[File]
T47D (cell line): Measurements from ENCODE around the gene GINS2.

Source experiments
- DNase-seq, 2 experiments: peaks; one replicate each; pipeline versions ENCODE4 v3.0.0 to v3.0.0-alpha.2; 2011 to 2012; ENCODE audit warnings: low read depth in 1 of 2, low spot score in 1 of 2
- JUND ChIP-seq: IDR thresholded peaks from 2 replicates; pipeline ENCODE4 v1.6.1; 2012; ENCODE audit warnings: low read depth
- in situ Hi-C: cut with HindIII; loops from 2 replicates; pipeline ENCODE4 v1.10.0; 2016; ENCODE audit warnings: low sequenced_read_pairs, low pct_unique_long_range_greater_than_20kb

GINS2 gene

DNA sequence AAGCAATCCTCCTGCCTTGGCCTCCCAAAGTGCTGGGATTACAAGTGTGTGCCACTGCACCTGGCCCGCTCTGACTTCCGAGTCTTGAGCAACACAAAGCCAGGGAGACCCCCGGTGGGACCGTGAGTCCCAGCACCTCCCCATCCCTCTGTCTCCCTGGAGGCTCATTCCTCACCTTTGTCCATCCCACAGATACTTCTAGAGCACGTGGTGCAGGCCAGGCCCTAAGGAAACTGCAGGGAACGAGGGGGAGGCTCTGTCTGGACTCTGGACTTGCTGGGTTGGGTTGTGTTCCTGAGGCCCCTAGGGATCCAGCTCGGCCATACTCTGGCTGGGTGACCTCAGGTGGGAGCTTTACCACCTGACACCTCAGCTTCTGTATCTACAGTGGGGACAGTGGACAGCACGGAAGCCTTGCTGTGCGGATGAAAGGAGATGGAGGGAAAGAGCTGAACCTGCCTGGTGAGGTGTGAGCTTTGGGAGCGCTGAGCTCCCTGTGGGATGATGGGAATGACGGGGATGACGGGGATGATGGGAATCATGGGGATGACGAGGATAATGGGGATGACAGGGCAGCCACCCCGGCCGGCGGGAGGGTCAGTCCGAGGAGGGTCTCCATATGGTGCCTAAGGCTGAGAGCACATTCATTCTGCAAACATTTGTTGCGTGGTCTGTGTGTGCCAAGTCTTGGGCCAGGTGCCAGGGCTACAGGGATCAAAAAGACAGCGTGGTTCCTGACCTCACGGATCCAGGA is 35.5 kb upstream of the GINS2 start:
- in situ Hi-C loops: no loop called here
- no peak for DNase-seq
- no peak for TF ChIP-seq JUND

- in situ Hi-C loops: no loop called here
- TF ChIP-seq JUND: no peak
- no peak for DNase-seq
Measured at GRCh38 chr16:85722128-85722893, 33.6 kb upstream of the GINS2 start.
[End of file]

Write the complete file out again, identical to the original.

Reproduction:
T47D (cell line): Measurements from ENCODE around the gene GINS2.

Source experiments
- DNase-seq, 2 experiments: peaks; one replicate each; pipeline versions ENCODE4 v3.0.0 to v3.0.0-alpha.2; 2011 to 2012; ENCODE audit warnings: low read depth in 1 of 2, low spot score in 1 of 2
- JUND ChIP-seq: IDR thresholded peaks from 2 replicates; pipeline ENCODE4 v1.6.1; 2012; ENCODE audit warnings: low read depth
- in situ Hi-C: cut with HindIII; loops from 2 replicates; pipeline ENCODE4 v1.10.0; 2016; ENCODE audit warnings: low sequenced_read_pairs, low pct_unique_long_range_greater_than_20kb

GINS2 gene

DNA sequence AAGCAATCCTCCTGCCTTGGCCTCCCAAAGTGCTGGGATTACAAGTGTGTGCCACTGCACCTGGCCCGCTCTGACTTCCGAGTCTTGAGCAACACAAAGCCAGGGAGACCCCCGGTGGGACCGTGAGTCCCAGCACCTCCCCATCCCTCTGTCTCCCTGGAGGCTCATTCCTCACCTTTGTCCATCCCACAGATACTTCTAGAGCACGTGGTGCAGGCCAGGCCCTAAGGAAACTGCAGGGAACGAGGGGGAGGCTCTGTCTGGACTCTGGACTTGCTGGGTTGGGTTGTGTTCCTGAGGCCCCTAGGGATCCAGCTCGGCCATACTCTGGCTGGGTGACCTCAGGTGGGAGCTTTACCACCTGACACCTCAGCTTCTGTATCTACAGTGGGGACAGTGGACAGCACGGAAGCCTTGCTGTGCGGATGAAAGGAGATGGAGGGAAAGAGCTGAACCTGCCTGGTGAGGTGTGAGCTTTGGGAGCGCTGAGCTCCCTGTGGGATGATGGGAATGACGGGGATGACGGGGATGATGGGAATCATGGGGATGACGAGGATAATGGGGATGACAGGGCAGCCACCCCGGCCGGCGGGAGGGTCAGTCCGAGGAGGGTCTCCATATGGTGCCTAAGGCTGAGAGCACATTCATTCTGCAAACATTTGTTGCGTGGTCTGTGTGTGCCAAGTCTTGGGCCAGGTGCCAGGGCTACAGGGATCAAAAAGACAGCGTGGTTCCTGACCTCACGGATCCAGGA is 35.5 kb upstream of the GINS2 start:
- in situ Hi-C loops: no loop called here
- no peak for DNase-seq
- no peak for TF ChIP-seq JUND

- in situ Hi-C loops: no loop called here
- TF ChIP-seq JUND: no peak
- no peak for DNase-seq
Measured at GRCh38 chr16:85722128-85722893, 33.6 kb upstream of the GINS2 start.